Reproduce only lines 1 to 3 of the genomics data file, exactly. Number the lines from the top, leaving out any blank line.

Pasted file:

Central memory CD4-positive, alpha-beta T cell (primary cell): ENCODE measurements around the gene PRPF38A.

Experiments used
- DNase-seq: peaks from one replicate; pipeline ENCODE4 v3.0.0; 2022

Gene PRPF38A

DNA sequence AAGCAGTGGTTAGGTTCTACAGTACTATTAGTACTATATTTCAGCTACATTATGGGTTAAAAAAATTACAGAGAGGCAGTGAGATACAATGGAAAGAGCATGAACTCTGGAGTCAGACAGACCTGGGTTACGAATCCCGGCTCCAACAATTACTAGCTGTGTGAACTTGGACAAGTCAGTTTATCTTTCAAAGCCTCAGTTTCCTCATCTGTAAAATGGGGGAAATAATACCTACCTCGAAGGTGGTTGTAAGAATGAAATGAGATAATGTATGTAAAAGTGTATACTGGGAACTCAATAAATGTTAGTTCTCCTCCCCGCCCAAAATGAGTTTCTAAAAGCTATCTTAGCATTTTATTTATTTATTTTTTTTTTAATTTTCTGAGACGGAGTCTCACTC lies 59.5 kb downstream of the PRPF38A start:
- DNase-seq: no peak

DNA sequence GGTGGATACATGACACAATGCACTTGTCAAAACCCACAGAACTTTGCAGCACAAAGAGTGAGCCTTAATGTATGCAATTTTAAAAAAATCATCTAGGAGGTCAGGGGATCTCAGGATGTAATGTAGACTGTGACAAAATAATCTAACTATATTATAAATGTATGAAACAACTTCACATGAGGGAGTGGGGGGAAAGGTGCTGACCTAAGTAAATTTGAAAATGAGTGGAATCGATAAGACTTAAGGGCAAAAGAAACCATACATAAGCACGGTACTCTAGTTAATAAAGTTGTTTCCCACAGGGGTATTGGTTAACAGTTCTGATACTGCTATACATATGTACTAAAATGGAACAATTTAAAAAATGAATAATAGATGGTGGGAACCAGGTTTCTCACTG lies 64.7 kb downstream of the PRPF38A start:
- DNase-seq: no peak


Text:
Central memory CD4-positive, alpha-beta T cell (primary cell): ENCODE measurements around the gene PRPF38A.

Experiments used
- DNase-seq: peaks from one replicate; pipeline ENCODE4 v3.0.0; 2022